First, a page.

Caravaggio’s 1601 painting Supper at Emmaus is an imagined reproduction of a scene from the Bible in which two of Jesus’ disciples, after initially failing to recognize him, sit down to a meal with the Christ. He breaks bread with them and their eyes are opened to the man sitting before them. As soon as they realise, he disappears. In a characteristic turn, the artist portrays the scene in an unconventional way, innovatively charging the scene with an emotional resonance. This is achieved through the deft and revelatory gestures that suffuse this domestic scene. Even the title of the painting hints at a congenial atmosphere. Even more striking is this scene of surprise, confusion and relief, in light of the contrast between the magisterial stillness of the feast and the passionate movement captured within the frame. Caravaggio also brings the scene firmly into the present day – the present day of early seventeenth century Italy – by dressing the two disciples in the torn and ragged clothes of working men.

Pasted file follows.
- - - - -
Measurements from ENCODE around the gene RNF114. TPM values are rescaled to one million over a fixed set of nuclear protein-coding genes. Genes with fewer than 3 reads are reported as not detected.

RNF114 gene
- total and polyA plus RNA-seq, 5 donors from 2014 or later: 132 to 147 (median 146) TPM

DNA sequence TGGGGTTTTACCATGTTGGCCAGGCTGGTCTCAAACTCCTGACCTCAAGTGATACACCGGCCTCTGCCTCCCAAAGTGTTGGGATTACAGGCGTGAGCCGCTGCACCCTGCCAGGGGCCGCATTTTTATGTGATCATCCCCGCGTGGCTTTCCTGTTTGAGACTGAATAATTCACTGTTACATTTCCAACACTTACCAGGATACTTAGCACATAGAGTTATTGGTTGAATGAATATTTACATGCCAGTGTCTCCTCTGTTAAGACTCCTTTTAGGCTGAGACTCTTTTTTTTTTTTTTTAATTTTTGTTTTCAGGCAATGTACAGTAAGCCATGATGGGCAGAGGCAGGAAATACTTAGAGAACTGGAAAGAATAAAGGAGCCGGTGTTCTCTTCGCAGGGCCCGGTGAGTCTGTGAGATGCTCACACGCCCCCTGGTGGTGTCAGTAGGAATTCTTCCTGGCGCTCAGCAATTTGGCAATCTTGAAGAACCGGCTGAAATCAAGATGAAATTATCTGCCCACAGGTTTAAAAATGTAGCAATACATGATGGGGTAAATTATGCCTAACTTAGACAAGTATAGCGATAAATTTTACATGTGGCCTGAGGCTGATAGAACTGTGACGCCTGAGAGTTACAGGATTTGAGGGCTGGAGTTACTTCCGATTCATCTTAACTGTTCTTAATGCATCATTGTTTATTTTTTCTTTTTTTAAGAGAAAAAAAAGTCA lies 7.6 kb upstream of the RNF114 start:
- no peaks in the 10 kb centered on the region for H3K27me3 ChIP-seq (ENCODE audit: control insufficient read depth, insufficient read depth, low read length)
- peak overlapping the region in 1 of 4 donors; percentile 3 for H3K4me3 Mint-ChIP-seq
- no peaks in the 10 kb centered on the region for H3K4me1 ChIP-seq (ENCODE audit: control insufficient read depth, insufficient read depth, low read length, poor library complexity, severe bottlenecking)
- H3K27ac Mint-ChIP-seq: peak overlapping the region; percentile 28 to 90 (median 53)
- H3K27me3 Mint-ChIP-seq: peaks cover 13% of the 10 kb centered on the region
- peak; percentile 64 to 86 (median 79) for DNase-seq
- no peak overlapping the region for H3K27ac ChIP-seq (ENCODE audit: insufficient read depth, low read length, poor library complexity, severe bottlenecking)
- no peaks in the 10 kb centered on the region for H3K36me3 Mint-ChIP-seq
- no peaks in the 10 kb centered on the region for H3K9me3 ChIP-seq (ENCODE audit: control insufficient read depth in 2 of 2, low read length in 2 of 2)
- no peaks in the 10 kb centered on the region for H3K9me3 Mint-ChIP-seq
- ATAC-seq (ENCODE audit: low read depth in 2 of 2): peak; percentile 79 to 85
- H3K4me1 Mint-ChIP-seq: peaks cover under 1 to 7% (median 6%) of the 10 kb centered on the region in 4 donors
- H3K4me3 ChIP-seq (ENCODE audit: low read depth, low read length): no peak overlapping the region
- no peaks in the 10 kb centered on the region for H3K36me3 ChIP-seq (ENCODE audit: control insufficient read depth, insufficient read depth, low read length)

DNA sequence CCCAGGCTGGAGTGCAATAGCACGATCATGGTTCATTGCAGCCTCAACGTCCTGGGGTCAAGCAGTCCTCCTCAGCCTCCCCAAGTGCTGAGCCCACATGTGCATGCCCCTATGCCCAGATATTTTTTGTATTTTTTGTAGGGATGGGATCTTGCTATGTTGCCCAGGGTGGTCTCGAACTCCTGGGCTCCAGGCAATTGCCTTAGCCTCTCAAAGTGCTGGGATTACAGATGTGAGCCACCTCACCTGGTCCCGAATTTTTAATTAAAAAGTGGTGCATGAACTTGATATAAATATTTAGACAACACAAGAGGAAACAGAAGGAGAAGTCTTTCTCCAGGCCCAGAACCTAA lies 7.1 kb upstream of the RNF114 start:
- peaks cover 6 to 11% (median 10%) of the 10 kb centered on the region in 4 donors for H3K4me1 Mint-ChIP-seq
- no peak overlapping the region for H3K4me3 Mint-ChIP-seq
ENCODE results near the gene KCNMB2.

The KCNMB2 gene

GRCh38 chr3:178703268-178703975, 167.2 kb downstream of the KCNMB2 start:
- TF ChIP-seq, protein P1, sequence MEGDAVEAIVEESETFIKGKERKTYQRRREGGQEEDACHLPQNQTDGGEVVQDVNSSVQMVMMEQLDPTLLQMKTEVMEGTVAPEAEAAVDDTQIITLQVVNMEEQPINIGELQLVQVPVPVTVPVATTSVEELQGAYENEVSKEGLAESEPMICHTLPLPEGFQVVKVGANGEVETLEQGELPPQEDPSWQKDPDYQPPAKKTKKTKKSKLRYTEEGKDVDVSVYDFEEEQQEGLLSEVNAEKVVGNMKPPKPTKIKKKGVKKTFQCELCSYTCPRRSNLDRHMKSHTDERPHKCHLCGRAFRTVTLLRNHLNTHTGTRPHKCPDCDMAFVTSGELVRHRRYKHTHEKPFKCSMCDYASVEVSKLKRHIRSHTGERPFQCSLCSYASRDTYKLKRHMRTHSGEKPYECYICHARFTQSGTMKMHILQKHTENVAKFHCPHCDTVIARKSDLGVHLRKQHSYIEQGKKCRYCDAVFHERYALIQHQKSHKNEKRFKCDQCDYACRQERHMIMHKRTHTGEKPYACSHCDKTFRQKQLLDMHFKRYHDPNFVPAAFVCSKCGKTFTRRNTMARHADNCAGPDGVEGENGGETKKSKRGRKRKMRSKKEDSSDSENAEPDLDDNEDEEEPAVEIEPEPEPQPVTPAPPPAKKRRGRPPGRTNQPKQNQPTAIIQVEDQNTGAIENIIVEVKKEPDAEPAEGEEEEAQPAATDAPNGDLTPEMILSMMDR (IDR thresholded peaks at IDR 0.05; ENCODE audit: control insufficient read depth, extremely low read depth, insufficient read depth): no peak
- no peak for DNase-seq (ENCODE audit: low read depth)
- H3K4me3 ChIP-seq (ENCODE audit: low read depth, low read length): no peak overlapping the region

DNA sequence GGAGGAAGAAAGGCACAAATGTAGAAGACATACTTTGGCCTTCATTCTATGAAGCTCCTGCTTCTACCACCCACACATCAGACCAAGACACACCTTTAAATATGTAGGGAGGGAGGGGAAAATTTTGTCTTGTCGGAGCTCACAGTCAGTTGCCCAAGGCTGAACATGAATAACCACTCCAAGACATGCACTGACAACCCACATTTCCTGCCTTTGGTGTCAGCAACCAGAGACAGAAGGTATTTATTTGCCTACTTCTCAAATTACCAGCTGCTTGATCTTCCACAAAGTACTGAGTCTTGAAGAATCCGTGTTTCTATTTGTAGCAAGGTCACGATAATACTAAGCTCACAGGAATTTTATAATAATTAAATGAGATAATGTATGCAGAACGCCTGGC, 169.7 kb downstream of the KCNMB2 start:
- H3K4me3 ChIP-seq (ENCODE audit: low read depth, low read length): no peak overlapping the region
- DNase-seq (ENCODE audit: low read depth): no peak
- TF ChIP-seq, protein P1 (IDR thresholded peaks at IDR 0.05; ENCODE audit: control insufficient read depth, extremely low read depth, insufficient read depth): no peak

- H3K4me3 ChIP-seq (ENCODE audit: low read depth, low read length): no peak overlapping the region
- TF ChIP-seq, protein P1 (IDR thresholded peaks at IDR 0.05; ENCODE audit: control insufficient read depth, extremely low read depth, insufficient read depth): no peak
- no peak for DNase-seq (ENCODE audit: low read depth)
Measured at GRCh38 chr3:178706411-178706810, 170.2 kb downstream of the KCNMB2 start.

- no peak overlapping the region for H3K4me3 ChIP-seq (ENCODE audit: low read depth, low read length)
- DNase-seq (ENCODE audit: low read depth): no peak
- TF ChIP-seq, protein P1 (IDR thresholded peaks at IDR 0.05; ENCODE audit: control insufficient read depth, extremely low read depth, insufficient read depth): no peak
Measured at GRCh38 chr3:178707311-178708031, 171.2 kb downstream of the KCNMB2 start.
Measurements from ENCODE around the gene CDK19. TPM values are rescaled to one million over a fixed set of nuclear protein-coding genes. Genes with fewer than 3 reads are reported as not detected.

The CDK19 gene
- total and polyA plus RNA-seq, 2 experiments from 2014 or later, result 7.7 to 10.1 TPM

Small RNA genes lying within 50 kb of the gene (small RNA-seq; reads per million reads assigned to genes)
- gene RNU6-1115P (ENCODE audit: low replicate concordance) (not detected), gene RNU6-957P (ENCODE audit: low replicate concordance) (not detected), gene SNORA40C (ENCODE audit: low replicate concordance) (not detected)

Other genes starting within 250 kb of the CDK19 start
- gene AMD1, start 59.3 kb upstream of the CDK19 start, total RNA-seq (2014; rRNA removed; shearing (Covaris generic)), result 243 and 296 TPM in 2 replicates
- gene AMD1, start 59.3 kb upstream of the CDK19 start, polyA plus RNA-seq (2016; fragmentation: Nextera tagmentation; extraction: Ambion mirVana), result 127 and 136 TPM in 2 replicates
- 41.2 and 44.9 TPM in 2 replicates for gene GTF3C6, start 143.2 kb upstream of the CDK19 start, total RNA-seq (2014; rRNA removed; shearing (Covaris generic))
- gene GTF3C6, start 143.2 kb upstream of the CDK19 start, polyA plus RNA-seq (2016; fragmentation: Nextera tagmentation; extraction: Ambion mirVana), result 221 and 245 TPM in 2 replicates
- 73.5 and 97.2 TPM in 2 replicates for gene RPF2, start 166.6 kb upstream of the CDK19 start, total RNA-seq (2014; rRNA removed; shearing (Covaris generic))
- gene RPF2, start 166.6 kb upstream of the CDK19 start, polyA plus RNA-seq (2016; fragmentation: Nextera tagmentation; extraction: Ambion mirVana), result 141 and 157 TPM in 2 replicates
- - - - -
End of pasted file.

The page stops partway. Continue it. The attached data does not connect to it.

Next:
Supper at Emmaus depicts the moment Jesus blesses the bread and reveals his identity to his two disciples. Carravaggio, a master of dramatic staging, has positioned the view point in such a way that the viewer is included in the room, somewhat akin to the servant who is likewise drawn into the action. Painted on commission for the Roman nobleman Ciriaco Mattei in 1601, the popularity of the work caused Caravaggio to paint a reproduction which differs greatly in its subdued atmosphere from the 1601 version. The masterful use of light superbly reveals the climactic unveiling of the Christ’s identity, and captures with photographic casualness a moment which will soon pass. Already used to sparking controversy, Supper at Emmaus was condemned by the clergymen of his day. Judging by contemporary church criticism it seems as though the cleanly-shaved femininity of Christ and the rough-looking apostles clashed with their majestic image of the New Testament. But Caravaggio’s painting has the power to convert more than any member of the clergy.
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